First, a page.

"Today, the formative debate in Islam is not about the basic theological framework or the most fundamental ritualistic practices of the Islamic faith.  Rather, the inventive dynamics of the faith have been about the import, impact, and effect of Islamic norms in relation to new historical contexts and emerging conceptions and meanings.  For instance, since the Qur’an (the holy book of Islam) was revealed, for centuries, Muslims have memorized and recited the same words and verses about compassion, mercy, and love.  The words have not changed.  But what did mercy, compassion, or love mean fourteen hundred years ago, and what do they mean today?  It is the numerous contingencies that mediate and qualify language and meaning, which constantly shift and mutate.  However, it is not just language that develops, but knowledge, perception, comprehension, and interpretations of reality shift as well..." 

(From the Preface of Reasoning with God) 


REASONING WITH GOD: Reclaiming Shari'ah in the Modern Age

EXCERPT: "...It is fundamental to my faith as a Muslim to understand that although God is eternal, immutable, and unalterable, at the same time, creation (or nature), selfhood, and epistemology are not set in time and space.  Creation, selfhood, and epistemology are constantly defining and redefining one another. 


"Without overstating theoretical abstractions, my point here simply is: even if the basic dogma and rituals of Islam remain unaltered for centuries, whether consciously or unconsciously, Muslims are forced to constantly restate, re-articulate, and rephrase their religious tradition.  And the debates attempting to come to terms with the various conceptions, meanings, and implications of the system of beliefs and convictions generally identified as Islam will never come to an end.  In essence, consecutive generations of Muslims have had to struggle with what Islam means to them, and as importantly, with what Islam means to the world in which they live.  Generations of communities of shared meanings, or epistemologies had to wrestle with fundamental normative questions such as what does God want from us and for us, and what follows from the belief in a loving, merciful, and compassionate God?..."

"The epistemology of the truth in modern Islam," Philosophy and Social Criticism 41, no. 4-5 (2015): 473-86.

Abstract: There is a serious problem with arguing that God intended to lock the epistemology of the seventh century into the immutable text of the Qur’an, and then intended to hold Muslims hostage to this epistemological framework for all ages to come.  Among other things, this would limit the dynamism and effectiveness of Divine text because the Qur’an would be forever locked within a knowledge paradigm that is very difficult to retrieve or recreate.  The author argues for the recognition of three critical categories in Islamic theology: haqq, ma‘arifa, and hikma.  While haqq connotes the objective and constant truth, it is not reachable without hikma.  Hikma is the balance (mizan) of truths in every historical moment with all of its contingencies.  Ma’arifa is the epistemology or the way to searching the objective and constant truth as well as the search for the hikma appropriate for each stage in human consciousness. The author contends that it is contrary to the very nature of a merciful and compassionate God to leave Muslims with a Revelation that is not fully equipped to deal with the altered states of consciousness, and perceptions that are inevitable in every stage of human development.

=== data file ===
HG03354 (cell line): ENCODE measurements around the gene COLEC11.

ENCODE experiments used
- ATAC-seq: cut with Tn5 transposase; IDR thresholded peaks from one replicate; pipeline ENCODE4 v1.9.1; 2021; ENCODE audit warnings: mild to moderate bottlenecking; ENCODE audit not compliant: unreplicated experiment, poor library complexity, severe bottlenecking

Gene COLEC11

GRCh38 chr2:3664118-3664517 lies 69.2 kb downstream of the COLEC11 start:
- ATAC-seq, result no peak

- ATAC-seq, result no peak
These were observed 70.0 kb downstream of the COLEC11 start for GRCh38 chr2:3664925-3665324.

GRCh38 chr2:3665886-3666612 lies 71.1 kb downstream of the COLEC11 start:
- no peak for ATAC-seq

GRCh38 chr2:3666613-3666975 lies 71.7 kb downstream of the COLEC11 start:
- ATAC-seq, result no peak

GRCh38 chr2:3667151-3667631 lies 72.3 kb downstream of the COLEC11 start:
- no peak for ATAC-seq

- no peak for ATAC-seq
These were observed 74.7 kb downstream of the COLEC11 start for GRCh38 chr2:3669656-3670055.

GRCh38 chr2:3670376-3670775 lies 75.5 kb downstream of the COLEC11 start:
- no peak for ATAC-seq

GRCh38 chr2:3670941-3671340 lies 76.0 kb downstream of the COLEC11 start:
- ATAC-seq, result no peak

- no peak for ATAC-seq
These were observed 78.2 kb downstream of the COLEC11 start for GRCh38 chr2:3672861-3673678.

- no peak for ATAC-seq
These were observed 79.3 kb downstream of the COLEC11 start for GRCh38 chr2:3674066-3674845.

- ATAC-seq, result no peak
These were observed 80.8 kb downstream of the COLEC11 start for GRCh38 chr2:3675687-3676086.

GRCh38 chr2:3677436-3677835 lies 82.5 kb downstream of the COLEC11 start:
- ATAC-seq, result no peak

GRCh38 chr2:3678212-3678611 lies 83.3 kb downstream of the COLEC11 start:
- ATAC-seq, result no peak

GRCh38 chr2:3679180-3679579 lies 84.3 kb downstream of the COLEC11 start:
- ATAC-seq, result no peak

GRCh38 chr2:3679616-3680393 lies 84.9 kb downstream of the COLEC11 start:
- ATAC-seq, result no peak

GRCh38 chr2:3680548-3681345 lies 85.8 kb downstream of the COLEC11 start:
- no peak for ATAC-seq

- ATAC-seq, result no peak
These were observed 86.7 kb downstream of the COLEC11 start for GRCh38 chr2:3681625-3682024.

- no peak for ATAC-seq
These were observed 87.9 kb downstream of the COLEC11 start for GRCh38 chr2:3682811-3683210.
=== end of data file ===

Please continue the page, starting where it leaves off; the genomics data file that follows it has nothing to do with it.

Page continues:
“The Language of the Age: Shari'a and Natural Justice in the Egyptian Revolution,” An Article in the Series: Law in the Aftermath of the Egyptian Revolution of 25 January, Harvard International Law Journal online, April 25, 2011

EXCERPT: "...The important point here is that this innate relationship between the principles of natural justice and Shari’a has been a firm and unwavering part of Muslim consciousness from the inception of Islam to the current age. However, to what extent this innate relationship is understood and absorbed, and how this relationship is expressed, diverges greatly from one historical context to another. So, for example, how the Egyptian revolutionaries or the Shaykh of Al-Azhar express or attempt to assert this relationship is deeply influenced by the prevalent epistemological categories and ideas of their age. Hence, it is not at all surprising that the ways in which contemporary Muslims express their understanding of this relationship will be heavily influenced by Western thought and discourses. This does not mean that the relationship between the principles of justice, human dignity, or the ethical virtues at the heart of human goodness and Shari’a is a Western transplant or the product of Western influence. This does not mean that all Muslims recognize the relationship between Shari’a and the principles of natural justice and goodness. Indeed, puritanical movements such as the Wahhabis go to considerable lengths to deny the existence of this very relationship. However, once the puritanical movement shrinks or retreats, the rootedness of humanistic values in the Shari’a tradition enables Muslims who wish to remain faithful to the Islamic tradition to reclaim these values, but the process of expressing these values is invariably done in the language of the age..."